You are here : Home > Funding & TTO > Europe > NEURAL-PROB

Europe | Brain

A Bayesian sense of probability in the human brain: its characteristics, neural bases and functions


With the Neural-PROB project, Florent Meyniel seeks to understand how the human brain estimates and uses uncertainty and the impact of these mechanisms on our ability to adapt to change in an uncertain world. Part of the project aims to determine the factors that influence our adaptability, particularly in learning situations.

European funding: European Research Council (ERC) Starting Grant

Call ERC-2020-STG

Published on 8 September 2020

Presentation (ERC abstract)

Bayesian inference optimally estimates probabilities from limited and noisy data by taking into account levels of uncertainty. I noticed that human probability estimates are accompanied by rational confidence levels denoting their precision; I thus propose here that the human sense of probability is Bayesian. This Bayesian nature constrains the estimation, neural representation and use of probabilities, which I aim to characterize by combining psychology, computational models and neuro-imaging.

I will characterize the Bayesian sense of probability computationally and psychologically. Human confidence as Bayesian precision will be my starting point, I will test other formalizations and look for the human algorithms that approximate Bayesian inference. I will test whether confidence depends on explicit reasoning (with implicit electrophysiological measures), develop ways of measuring its accuracy in a learning context, test whether it is trainable and domain-general.

I will then look for the neural codes of Bayesian probabilities, leveraging encoding models for functional magnetic resonance imaging (fMRI) and goal-driven artificial neural networks to propose new codes. I will ask whether the confidence information is embedded in the neural representation of the probability estimate itself, or separable.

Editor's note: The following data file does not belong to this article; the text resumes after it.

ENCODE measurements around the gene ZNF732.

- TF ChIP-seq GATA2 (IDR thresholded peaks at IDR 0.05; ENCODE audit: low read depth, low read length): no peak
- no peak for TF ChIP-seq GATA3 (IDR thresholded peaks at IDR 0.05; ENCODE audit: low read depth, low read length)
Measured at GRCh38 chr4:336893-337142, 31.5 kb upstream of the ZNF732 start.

Last, I will investigate a key function of confidence: the regulation of learning. I will test the implication of neuromodulators such as noradrenaline in this process, using both within and between-subject variability in the activity of key neuromodulatory nuclei (with advanced fMRI), the cortical release of noradrenaline during learning and its receptor density (with positron-emission tomography) and test for causality with pharmacological intervention.

Characterizing the sense of probability has broad implications: it should improve our understanding of the way we represent our world with probabilistic internal models, the way we learn and make decisions.


5 years
EU contribution

€ 1 499 963 millions

Start date​

01 February 2021

Researcher: Florent Meyniel


Grant agreement ID: 948105


The Starting Grants and Consolidator Grants aim to support talented, leading or emerging researchers who wish to establish their own research team and conduct independent research in Europe. This grant targets promising researchers who have demonstrated their potential to become independent research leaders. It supports the creation of new research teams of excellence.

These grants are intended for researchers of any nationality with 2-7 years (Starting Grants) or 7-12 years (Consolidator Grants) of experience since obtaining their PhD (or equivalent degree) with a very promising scientific track record.